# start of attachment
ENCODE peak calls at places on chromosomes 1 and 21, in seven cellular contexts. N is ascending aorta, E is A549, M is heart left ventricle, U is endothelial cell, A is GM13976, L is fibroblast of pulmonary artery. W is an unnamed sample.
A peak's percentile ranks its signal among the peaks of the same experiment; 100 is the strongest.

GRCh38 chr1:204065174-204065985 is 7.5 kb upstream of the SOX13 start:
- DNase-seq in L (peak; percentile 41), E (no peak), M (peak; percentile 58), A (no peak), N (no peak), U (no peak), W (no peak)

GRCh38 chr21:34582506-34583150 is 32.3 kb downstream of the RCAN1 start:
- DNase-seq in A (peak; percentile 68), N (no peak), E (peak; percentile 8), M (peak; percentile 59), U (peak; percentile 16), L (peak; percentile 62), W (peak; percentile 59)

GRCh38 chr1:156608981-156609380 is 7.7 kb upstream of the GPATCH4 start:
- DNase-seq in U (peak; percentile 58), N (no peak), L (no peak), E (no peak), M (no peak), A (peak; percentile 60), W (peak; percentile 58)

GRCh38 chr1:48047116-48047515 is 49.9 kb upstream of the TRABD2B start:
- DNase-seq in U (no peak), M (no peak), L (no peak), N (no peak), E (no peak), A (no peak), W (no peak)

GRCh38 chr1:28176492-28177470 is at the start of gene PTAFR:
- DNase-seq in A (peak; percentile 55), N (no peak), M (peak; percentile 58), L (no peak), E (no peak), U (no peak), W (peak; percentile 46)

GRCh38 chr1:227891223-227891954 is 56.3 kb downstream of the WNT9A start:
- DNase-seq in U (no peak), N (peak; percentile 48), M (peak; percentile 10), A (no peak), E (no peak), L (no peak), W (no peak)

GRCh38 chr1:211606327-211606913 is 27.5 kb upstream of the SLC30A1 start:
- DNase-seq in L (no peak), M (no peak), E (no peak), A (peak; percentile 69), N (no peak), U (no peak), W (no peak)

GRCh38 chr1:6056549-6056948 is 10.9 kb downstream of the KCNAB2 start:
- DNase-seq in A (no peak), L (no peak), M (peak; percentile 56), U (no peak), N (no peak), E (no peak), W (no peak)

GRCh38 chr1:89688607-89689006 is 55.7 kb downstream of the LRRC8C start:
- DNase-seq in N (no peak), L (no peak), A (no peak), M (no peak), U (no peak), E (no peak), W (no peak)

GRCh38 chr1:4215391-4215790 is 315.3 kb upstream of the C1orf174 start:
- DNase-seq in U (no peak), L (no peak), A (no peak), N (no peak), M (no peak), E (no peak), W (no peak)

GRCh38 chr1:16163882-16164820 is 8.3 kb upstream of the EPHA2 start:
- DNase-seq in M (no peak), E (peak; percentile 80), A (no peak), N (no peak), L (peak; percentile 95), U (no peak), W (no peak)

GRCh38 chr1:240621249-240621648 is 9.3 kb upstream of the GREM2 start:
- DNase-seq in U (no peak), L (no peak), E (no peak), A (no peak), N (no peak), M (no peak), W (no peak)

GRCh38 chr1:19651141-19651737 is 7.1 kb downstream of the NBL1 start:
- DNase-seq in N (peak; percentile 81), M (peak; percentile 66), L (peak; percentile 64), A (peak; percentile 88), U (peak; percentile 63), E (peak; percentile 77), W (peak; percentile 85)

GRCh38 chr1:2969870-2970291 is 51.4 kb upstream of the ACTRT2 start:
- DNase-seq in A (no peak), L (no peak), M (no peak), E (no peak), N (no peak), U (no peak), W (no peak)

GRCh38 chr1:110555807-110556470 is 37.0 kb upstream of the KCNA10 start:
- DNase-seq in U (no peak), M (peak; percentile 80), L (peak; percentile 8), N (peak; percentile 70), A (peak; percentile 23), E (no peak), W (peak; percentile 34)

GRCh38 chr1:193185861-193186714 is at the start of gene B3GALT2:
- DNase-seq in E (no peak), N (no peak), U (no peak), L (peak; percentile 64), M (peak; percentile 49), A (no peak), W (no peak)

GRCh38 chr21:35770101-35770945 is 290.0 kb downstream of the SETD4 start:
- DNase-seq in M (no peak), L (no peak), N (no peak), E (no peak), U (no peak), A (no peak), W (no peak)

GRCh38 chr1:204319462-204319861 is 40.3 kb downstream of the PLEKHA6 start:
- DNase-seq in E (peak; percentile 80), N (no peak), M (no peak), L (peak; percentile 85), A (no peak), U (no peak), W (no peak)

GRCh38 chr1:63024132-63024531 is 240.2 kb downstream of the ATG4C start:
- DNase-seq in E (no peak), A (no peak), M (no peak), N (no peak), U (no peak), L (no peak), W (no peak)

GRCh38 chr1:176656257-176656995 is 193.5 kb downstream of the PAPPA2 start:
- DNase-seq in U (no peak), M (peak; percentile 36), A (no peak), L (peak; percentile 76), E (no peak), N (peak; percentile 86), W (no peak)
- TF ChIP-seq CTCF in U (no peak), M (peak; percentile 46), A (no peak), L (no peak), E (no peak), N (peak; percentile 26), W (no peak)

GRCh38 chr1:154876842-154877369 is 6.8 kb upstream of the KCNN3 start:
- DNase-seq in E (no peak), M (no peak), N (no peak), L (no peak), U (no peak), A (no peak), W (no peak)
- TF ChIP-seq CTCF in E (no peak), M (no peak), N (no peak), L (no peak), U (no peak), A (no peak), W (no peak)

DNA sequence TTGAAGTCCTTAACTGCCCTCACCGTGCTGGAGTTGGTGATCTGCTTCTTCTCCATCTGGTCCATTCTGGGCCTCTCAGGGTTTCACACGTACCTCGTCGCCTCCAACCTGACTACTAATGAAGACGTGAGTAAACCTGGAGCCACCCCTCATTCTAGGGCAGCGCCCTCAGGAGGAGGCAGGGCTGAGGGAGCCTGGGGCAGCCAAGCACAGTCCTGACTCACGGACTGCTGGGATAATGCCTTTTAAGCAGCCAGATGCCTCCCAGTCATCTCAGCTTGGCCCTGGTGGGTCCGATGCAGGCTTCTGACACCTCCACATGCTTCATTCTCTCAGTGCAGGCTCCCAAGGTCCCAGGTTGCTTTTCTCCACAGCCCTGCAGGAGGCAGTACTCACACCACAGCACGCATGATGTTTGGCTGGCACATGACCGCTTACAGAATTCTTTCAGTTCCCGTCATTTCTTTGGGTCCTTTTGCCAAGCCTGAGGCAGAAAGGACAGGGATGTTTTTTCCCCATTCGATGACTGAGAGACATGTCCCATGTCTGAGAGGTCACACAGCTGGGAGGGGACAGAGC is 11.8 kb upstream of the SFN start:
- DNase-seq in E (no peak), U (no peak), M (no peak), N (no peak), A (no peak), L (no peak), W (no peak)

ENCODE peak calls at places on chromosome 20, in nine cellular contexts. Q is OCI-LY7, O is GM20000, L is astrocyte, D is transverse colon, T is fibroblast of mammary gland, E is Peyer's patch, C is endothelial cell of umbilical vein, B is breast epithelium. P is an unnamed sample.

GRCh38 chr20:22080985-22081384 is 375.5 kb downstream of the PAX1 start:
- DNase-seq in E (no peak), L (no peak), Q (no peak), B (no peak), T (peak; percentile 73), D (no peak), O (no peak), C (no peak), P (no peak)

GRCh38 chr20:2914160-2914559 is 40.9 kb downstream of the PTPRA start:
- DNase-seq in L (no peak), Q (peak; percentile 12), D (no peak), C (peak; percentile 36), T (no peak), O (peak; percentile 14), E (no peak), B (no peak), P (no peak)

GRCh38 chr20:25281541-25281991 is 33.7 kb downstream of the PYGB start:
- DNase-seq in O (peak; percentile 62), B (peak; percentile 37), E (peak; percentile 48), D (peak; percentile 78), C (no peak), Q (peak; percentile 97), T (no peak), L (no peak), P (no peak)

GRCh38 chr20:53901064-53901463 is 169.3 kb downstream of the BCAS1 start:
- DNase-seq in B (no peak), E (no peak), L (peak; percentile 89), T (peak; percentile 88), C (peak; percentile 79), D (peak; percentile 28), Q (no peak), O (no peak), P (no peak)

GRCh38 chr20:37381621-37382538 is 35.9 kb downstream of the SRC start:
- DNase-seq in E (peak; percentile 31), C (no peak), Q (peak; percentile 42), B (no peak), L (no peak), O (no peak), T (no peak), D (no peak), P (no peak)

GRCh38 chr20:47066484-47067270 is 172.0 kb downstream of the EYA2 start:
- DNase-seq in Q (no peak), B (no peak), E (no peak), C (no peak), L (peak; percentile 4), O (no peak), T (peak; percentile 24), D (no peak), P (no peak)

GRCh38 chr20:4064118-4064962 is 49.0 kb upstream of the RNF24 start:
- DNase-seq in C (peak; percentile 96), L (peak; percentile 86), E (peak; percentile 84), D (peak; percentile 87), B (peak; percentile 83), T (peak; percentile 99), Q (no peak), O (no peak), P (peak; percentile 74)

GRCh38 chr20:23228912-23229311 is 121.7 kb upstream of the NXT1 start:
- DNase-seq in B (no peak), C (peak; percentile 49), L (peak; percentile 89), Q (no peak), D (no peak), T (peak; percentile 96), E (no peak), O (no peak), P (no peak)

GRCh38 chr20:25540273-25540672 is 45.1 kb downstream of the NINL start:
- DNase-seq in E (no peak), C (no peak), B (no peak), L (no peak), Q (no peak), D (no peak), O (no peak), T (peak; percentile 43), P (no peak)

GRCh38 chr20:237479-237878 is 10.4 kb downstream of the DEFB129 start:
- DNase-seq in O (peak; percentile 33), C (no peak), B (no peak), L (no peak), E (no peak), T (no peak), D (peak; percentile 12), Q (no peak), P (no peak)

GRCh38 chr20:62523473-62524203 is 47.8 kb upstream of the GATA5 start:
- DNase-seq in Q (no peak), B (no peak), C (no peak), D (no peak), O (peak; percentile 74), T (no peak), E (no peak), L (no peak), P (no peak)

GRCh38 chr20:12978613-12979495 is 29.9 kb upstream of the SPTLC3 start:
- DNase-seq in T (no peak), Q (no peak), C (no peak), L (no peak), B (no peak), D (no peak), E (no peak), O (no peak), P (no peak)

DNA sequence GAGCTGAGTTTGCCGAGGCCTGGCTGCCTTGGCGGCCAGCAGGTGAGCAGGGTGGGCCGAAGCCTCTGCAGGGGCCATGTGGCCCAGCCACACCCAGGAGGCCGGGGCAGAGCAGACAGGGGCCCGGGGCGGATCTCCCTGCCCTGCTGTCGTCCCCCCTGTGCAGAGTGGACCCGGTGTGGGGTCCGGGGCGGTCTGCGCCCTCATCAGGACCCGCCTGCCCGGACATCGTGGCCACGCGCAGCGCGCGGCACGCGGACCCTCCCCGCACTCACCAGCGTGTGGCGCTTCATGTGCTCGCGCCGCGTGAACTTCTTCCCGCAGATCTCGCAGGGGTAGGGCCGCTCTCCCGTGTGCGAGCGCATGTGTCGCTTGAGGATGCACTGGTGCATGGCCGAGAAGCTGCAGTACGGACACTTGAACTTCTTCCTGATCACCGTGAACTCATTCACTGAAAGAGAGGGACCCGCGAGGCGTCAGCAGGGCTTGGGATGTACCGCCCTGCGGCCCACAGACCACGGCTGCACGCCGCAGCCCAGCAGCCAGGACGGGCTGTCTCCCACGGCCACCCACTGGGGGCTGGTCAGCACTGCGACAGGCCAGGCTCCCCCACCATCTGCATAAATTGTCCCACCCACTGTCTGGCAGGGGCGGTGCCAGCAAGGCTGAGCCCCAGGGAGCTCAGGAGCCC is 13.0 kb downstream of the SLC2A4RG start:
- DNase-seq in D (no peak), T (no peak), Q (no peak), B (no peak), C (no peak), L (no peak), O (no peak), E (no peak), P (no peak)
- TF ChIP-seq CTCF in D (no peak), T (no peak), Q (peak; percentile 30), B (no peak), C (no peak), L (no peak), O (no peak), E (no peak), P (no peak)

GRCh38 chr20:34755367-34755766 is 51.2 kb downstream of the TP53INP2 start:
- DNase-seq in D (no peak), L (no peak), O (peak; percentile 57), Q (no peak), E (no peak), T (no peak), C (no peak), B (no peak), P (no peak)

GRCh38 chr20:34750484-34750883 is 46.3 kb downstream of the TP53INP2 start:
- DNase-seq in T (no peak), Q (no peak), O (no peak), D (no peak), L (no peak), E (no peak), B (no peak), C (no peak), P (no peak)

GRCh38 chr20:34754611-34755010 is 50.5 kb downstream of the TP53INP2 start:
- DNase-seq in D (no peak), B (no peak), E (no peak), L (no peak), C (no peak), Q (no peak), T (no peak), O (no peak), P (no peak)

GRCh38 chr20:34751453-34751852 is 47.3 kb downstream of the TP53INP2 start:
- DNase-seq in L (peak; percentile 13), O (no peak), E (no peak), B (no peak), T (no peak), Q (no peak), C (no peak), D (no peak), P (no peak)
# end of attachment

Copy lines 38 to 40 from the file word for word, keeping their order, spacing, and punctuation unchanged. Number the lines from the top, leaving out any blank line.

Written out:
- DNase-seq in E (peak; percentile 80), N (no peak), M (no peak), L (peak; percentile 85), A (no peak), U (no peak), W (no peak)

GRCh38 chr1:63024132-63024531 is 240.2 kb downstream of the ATG4C start:
- DNase-seq in E (no peak), A (no peak), M (no peak), N (no peak), U (no peak), L (no peak), W (no peak)